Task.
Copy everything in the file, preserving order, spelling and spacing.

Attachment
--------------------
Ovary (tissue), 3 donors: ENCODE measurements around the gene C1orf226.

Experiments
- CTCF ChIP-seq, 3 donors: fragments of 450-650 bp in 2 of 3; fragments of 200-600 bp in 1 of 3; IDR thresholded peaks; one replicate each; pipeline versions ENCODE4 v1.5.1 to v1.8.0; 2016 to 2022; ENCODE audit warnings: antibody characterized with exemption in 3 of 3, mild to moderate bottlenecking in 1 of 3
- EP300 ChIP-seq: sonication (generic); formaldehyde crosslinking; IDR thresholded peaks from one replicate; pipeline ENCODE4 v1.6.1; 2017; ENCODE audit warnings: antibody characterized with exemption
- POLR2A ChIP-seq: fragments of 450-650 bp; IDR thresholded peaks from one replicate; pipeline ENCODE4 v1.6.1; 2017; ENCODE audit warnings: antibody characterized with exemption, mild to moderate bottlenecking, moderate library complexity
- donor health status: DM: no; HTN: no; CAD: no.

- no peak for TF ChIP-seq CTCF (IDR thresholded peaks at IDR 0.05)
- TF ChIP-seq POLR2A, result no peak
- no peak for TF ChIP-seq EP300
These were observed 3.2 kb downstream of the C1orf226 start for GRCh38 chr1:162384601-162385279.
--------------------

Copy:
Ovary (tissue), 3 donors: ENCODE measurements around the gene C1orf226.

Experiments
- CTCF ChIP-seq, 3 donors: fragments of 450-650 bp in 2 of 3; fragments of 200-600 bp in 1 of 3; IDR thresholded peaks; one replicate each; pipeline versions ENCODE4 v1.5.1 to v1.8.0; 2016 to 2022; ENCODE audit warnings: antibody characterized with exemption in 3 of 3, mild to moderate bottlenecking in 1 of 3
- EP300 ChIP-seq: sonication (generic); formaldehyde crosslinking; IDR thresholded peaks from one replicate; pipeline ENCODE4 v1.6.1; 2017; ENCODE audit warnings: antibody characterized with exemption
- POLR2A ChIP-seq: fragments of 450-650 bp; IDR thresholded peaks from one replicate; pipeline ENCODE4 v1.6.1; 2017; ENCODE audit warnings: antibody characterized with exemption, mild to moderate bottlenecking, moderate library complexity
- donor health status: DM: no; HTN: no; CAD: no.

- no peak for TF ChIP-seq CTCF (IDR thresholded peaks at IDR 0.05)
- TF ChIP-seq POLR2A, result no peak
- no peak for TF ChIP-seq EP300
These were observed 3.2 kb downstream of the C1orf226 start for GRCh38 chr1:162384601-162385279.